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“Purely Artistic”

Police Power and Popular Culture in Colonial Algerian Theater

Danielle Beaujon

Abstract

Following World War II, French police surveillance in Algeria increasingly focused on the threat of Algerian nationalism and policing theater proved no exception. The police assiduously investigated the contents of plays and the background of performers, seeking to determine whether a performance could be considered “purely artistic.” In cracking down on theater, the police attempted to produce “pro-French” art that could influence Algerian loyalties, a cultural civilizing mission carried out by the unlikely figure of the beat cop. Ultimately, their mission failed. Live performances presented an opportunity for spontaneity and improvisation that revealed the weakness of colonial policing. In this article, I argue that in trying to separate art from politics, the police created an impossibly capacious idea of the political, giving officers justification for inserting themselves into intimate moments of daily life. The personal, the interpersonal, and the artistic became a realm of police intervention.

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Representative Government in the Dutch Provinces

The Controversy over the Stadtholderate (1705–1707) and Simon van Slingelandt

Bert Drejer

Abstract

This article reconsiders the way political representation was understood in the early modern Netherlands by focusing on the contemporary contribution of Simon van Slingelandt. His views of the representative nature of the government of the Dutch Republic were deeply polemical when he developed them, but went on to have a profound influence on the later literature and are notably sustained in modern histories of the subject. The best way to nuance the view of political representation our historiography has inherited from Van Slingelandt is by returning to the earlier views he set out to discredit. By examining both views, I thus hope to shed some new light on the representative nature of early modern Dutch government.

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The Return of N'Guyen Van Binh

Exile and Injustice in the French Empire, 1866–1876

Geoff Read

Abstract

This article explores the case of N'Guyen Van Binh, a South Vietnamese political prisoner exiled for his alleged role in “Poukhombo's Rebellion” in Cambodia in 1866. Although Van Binh's original sentence of exile was reduced to one year in prison he was nonetheless deported and disappeared into the maw of the colonial systems of indentured servitude and forced labor; he likely did not survive the experience. He was thus the victim of injustice and his case reveals the at best haphazard workings of the French colonial bureaucracy during the period of transition from the Second Empire to the Third Republic. While the documentary record is entirely from the perspective of the colonizers, reading between the lines we can also learn something about Van Binh himself including his fierce will to resist his colonial oppressors.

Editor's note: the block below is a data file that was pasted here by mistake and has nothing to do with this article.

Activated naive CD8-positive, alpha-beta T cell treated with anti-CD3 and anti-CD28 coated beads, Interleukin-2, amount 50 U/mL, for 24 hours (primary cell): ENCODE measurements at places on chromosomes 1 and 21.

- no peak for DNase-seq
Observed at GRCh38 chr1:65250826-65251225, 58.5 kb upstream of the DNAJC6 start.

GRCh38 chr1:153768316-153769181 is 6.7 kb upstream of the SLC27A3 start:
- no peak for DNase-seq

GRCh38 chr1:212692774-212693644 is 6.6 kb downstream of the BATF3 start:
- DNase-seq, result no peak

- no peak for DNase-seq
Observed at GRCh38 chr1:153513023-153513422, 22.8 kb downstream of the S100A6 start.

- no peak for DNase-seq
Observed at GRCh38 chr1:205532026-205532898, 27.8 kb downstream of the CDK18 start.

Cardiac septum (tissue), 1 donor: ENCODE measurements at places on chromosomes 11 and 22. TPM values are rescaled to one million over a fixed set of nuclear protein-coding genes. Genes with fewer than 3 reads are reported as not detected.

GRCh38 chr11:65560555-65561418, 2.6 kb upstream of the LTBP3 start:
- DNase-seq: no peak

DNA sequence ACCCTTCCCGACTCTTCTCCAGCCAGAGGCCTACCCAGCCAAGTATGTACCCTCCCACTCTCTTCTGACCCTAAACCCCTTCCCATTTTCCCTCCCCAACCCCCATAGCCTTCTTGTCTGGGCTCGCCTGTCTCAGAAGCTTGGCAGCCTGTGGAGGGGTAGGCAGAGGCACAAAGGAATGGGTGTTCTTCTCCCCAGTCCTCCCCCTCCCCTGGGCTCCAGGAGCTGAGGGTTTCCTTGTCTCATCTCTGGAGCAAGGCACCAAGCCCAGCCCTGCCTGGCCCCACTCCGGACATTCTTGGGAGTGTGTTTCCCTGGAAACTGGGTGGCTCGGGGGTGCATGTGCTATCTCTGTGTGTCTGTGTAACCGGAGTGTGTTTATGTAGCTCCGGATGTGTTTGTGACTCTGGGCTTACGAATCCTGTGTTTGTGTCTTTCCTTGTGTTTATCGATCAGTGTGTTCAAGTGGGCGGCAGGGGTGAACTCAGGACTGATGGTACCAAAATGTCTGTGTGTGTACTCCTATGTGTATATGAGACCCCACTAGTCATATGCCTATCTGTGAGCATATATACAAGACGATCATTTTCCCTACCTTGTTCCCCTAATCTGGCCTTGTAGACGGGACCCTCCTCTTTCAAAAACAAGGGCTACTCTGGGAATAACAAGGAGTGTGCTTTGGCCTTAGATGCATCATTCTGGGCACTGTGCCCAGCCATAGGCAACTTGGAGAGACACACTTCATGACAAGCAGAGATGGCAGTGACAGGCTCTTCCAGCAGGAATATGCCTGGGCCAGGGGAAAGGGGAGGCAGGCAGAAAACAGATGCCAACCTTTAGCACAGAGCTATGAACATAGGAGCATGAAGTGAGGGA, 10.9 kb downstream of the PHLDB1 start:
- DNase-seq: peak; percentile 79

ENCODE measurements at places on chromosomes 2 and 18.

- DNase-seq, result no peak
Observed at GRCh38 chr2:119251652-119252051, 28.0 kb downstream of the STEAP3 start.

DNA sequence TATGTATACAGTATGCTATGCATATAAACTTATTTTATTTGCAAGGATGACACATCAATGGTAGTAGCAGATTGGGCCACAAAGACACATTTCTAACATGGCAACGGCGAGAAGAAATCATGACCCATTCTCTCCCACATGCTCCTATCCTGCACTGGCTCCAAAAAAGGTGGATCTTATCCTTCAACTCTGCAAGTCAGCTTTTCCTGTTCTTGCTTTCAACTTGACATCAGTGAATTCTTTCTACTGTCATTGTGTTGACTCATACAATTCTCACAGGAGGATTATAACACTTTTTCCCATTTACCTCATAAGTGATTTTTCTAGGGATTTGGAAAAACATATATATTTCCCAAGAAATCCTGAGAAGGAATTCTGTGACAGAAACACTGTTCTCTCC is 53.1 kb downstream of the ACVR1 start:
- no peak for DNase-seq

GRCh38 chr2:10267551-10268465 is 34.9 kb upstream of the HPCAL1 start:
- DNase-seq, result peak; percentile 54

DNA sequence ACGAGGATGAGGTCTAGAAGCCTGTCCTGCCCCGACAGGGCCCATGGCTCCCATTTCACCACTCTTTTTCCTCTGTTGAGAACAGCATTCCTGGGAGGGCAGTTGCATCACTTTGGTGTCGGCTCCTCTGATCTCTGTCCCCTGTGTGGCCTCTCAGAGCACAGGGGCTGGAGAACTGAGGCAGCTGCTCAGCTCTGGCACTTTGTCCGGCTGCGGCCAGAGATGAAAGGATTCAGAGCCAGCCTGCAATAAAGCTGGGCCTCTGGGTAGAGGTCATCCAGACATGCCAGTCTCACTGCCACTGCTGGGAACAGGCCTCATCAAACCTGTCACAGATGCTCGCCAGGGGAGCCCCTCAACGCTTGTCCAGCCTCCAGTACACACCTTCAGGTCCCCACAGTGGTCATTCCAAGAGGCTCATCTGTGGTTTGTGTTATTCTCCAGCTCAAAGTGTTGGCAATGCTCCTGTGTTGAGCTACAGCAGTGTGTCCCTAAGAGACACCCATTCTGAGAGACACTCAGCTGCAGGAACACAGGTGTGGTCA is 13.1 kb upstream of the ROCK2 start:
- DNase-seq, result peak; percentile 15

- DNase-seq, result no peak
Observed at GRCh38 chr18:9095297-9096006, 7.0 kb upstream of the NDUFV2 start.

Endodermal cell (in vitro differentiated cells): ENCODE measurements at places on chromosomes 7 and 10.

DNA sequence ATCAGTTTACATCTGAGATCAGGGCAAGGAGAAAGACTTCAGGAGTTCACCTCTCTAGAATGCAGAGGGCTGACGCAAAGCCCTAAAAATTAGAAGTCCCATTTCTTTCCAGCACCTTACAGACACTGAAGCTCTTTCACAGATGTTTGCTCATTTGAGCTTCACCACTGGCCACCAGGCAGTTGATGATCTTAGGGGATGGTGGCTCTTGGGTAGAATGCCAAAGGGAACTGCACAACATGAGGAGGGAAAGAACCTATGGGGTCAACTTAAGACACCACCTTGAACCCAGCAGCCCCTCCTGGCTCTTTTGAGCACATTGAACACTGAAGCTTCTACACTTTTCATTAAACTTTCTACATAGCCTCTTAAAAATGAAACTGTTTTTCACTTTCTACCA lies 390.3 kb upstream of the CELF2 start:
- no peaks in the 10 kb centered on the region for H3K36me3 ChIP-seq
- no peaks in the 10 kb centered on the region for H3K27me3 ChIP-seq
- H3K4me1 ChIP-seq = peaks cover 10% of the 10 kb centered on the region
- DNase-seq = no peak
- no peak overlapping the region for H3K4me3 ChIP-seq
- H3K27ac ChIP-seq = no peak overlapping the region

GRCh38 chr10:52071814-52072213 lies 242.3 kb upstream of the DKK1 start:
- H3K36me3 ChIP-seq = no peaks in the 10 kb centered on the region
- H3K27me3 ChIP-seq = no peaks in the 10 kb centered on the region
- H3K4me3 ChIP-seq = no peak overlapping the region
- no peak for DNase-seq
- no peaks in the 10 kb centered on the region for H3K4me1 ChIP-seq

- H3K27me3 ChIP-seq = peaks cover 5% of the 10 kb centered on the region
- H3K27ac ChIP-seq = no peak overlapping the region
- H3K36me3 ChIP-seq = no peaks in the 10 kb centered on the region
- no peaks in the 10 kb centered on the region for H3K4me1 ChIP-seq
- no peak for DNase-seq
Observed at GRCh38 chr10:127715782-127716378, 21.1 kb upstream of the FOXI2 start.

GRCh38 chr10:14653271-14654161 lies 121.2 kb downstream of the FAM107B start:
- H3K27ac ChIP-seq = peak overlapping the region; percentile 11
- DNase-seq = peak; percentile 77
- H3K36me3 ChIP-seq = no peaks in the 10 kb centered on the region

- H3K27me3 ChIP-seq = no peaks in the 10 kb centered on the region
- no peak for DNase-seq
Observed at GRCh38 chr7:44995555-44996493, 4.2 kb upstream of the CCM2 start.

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Annabel Brett, Fabian Steininger, Tobias Adler-Bartels, Juan Pablo Scarfi, and Jan Surman

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Cross-Generational Abuse

Priests, Parishioners, and the Catholic Church in New Spain

Zeb Tortorici

Abstract

This article analyzes the influence of confessional manuals on Catholic priests who solicited sexual favors from parishioners during confession throughout colonial New Spain. It proposes that we think about centuries of sexual encounters between priests and parishioners through the concept of cross-generational abuse, which describes intersecting forms of priestly exploitation based on chronological age differentials, allegorical power relations based on the rhetoric of spiritual kinship, and priests’ own abilities to profess redemption years after conviction and thereby regain positions of authority over parishioners. The plurality of these forms of abuse move beyond the usual associations of cross-generational sex solely with the question of age. It opens up the category of cross-generational sex and enlarges its potential to be a topic for historical reflection.

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Nicholas L. Syrett

Abstract